When I retired almost two years ago, I had a fear of becoming the kind of retiree you see getting off a tour bus or a cruise ship in his shorts and Hawaiian shirt, with a camera strapped around his neck, heading to the nearest shop to buy a T-shirt that says, “I have been here and I’ve done this”.
That was not going to happen to me.
But, here I am in Miami Beach and this is my hat.
So,what is wrong with that?
After all, the temperatures this week have been gone down to the low teens in Cleveland and the highs here have been in the 70’s. Anybody could understand what brings us to South Florida.
I’ll also admit that I feel free here. I spent so many decades in a vocation that I loved, but even if I did get away from it physically for a few days, I was never far from it mentally or spiritually. There were always people to pray for and problems to be solved whether I was on the beach, in the mountains, or at my desk.
I am finally free of that, but I can have that same feeling of freedom when I wake up in my own bed, now. So, why travel?
When my parents retired, they intended to travel. Both of them had spent their lives working and raising their family within fifteen miles of their respective birthplaces. They were going to see the world and they did. They drove around the British Isles, took river cruises through Central Europe, and rode tour buses through the Cascades and Rockies.
Then, as their five children scattered from the coast of Maine to the edge of the Mississippi, just visiting them and taking winter trips to Florida to see my mother’s sisters seemed to suffice. The rest of the time, my mother tended her garden and refinished chairs, and my Dad worked in his shop and drank his morning coffee with men he had known since they all were boys.
It’s a pattern I have seen many people follow. Most people who are lucky enough to retire in good health with some resources, say that they are going to travel. They do, at first, and then. . . . , not so much.
I recently learned that the word “travel” is related to the word “travail” that means “suffering”. You either have to have a good reason to travel or you need to travel in a way that minimizes your suffering. The air-conditioned coach and the tourist stops where everyone you meet speaks your language help with the latter. I am not against things that can make life easier on the road. I like those little wheels on my suitcase and my cellphone. But it is possible to get so hermetically sealed inside the tourist bubble that we never encounter anything that changes us. After awhile, I think most people conclude that taking another tour just isn’t worth the trouble.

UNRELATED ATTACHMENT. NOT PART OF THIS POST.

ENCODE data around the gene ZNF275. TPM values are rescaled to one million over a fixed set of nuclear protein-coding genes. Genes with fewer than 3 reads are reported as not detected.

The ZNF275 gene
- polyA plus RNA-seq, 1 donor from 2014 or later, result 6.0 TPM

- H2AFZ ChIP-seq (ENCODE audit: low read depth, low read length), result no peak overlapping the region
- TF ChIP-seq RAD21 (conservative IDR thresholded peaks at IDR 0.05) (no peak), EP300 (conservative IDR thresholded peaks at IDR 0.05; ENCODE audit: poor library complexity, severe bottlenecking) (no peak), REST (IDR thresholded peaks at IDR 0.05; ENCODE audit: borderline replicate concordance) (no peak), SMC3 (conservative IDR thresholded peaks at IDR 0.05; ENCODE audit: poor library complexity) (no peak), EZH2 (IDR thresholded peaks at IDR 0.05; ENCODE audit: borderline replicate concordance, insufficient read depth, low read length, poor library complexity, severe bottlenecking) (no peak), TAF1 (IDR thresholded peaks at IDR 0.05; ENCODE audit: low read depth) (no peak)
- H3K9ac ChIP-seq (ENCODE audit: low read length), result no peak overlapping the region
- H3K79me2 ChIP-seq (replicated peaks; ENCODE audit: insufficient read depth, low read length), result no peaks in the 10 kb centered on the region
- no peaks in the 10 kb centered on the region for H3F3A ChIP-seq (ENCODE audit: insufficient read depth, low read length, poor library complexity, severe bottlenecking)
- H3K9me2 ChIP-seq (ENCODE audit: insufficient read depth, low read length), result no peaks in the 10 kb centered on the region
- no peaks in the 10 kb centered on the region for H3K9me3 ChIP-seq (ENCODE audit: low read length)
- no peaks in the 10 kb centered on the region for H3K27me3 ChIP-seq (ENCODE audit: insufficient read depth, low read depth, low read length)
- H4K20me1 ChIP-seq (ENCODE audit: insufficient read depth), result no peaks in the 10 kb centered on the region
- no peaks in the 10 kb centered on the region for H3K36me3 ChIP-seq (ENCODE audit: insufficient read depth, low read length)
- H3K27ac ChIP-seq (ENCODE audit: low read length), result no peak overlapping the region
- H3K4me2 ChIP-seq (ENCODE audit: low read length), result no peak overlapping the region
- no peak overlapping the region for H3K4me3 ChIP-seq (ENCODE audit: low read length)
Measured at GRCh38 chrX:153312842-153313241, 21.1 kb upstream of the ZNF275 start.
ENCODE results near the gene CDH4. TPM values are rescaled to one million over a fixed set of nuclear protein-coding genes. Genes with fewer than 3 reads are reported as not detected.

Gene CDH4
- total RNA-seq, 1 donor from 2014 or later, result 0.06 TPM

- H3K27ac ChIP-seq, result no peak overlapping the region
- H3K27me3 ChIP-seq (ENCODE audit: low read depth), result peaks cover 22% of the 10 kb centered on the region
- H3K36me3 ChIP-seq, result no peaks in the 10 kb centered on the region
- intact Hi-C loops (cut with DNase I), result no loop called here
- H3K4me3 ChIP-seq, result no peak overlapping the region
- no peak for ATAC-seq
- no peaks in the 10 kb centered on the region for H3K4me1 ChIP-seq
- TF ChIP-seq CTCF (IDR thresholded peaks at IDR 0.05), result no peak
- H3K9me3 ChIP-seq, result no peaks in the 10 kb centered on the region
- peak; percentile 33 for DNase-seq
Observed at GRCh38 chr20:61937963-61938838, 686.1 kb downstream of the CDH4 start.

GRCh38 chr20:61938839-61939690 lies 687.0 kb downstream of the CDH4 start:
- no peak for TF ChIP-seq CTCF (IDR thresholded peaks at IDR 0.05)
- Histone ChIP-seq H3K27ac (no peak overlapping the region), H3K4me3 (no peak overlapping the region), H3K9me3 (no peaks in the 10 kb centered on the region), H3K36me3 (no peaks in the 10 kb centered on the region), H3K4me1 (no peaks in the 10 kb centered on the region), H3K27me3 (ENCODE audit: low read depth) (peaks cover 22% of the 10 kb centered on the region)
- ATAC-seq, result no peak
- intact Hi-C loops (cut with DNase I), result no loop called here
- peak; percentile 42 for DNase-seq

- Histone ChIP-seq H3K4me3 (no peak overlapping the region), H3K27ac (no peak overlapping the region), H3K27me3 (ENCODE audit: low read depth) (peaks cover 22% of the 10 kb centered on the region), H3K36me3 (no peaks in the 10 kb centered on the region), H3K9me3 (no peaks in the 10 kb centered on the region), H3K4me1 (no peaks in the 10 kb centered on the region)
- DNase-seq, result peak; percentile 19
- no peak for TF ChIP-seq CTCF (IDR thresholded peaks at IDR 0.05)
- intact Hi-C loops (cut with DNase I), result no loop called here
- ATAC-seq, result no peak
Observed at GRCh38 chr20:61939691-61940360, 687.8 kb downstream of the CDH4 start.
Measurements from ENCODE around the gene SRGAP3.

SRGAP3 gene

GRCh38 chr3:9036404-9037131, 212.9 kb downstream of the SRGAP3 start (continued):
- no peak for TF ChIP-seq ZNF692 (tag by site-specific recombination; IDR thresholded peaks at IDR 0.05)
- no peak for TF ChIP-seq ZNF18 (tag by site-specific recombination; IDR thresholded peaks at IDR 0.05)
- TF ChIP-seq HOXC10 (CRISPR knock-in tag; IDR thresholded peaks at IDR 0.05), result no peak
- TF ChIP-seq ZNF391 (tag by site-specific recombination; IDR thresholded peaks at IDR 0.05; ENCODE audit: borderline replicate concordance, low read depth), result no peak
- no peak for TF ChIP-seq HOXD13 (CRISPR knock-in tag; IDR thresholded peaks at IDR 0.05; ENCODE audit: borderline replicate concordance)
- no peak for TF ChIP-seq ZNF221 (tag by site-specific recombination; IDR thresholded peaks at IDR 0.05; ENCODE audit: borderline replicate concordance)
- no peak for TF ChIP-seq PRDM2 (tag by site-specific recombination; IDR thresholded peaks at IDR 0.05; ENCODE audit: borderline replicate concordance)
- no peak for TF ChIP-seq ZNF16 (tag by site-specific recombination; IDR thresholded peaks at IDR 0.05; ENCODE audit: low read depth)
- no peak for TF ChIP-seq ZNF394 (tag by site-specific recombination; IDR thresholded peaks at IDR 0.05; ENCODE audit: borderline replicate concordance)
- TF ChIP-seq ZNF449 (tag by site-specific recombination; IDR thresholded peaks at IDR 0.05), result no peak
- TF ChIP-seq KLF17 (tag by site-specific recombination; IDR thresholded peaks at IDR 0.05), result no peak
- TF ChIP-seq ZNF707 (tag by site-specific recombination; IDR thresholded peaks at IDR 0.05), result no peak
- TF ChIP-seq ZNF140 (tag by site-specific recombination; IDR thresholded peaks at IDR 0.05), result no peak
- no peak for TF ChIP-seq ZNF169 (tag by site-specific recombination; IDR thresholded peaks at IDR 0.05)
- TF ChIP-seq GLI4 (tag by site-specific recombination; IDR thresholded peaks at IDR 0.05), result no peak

That is why tourism fails and pilgrimage succeeds in the second half of life. Tourism is just another form of acquisition. We buy the trip, the souvenirs, and the little book of photos that Shutterfly or Snapfish will put together for us.
Pilgrimage, on the other hand, is part of the spiritual journey. When I get to the end of my journey, I am going to have to leave my Miami Beach hat on top of the casket, but I hope I will be able to take with me the wonder I felt as I watched the Super-Blood Moon shining over the sea. That wonder was definitely worth running the gauntlet of flu viruses that knocked me flat for 36 hours. We have also learned on this trip that we can live just fine in 450 square feet of space for more than a week.
I think the impulse to travel in the second half of life is an outward sign of something going on deep inside. In Hindu India and Orthodox Russia, the old sometimes give away all that they have and become pilgrims, people who take to the road on a spiritual journey. Then, assuming they survive, they come back and settle down with family and friends to become . . ., sages, I guess. They are people who have a perspective on life because they have seen how other people in other places live, they have a sense of how little we need to carry on life’s journey and they have seen wonders they can barely describe to those who have not seen.
This time of life affords us the opportunity, and may present us with the necessity to turn our lives into a pilgrimage.
I am going to be posting about how the second half of life is becoming a pilgrimage for me, but I am curious about how it is a pilgrimage for you? What are you leaving behind? What are you heading toward? What are you looking for? What do you hope to find? What have you learned in your travels? When did you decide you had traveled enough?